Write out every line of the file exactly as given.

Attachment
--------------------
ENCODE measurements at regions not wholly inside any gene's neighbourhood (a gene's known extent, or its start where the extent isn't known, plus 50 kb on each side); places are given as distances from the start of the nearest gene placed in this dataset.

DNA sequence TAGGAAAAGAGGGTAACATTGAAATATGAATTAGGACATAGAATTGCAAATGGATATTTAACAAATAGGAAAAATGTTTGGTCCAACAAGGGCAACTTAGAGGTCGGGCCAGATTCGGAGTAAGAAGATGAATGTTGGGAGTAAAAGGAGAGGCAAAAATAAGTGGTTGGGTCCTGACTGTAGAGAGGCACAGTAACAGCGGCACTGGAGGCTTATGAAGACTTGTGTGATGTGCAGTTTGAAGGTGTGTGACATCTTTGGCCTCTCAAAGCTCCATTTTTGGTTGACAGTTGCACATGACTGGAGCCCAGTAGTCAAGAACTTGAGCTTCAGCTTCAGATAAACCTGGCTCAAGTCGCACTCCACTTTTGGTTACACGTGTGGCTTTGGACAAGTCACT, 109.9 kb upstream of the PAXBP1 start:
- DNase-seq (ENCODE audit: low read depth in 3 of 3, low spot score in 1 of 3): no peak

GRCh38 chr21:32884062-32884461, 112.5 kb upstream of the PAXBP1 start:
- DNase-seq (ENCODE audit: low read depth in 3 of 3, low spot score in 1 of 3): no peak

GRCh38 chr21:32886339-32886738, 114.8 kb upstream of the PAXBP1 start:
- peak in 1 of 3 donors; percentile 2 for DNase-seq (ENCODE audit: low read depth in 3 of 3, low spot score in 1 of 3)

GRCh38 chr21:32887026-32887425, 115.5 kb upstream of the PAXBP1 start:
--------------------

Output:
ENCODE measurements at regions not wholly inside any gene's neighbourhood (a gene's known extent, or its start where the extent isn't known, plus 50 kb on each side); places are given as distances from the start of the nearest gene placed in this dataset.

DNA sequence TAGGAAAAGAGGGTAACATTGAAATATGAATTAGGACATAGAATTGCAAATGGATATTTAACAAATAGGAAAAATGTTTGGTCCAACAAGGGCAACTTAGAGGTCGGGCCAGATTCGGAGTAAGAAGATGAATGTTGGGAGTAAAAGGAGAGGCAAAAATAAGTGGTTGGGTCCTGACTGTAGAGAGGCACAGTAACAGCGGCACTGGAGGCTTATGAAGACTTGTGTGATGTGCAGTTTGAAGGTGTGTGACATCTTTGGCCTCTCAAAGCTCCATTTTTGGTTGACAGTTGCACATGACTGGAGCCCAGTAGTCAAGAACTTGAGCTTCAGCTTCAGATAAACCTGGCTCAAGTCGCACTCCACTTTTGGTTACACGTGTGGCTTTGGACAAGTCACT, 109.9 kb upstream of the PAXBP1 start:
- DNase-seq (ENCODE audit: low read depth in 3 of 3, low spot score in 1 of 3): no peak

GRCh38 chr21:32884062-32884461, 112.5 kb upstream of the PAXBP1 start:
- DNase-seq (ENCODE audit: low read depth in 3 of 3, low spot score in 1 of 3): no peak

GRCh38 chr21:32886339-32886738, 114.8 kb upstream of the PAXBP1 start:
- peak in 1 of 3 donors; percentile 2 for DNase-seq (ENCODE audit: low read depth in 3 of 3, low spot score in 1 of 3)

GRCh38 chr21:32887026-32887425, 115.5 kb upstream of the PAXBP1 start: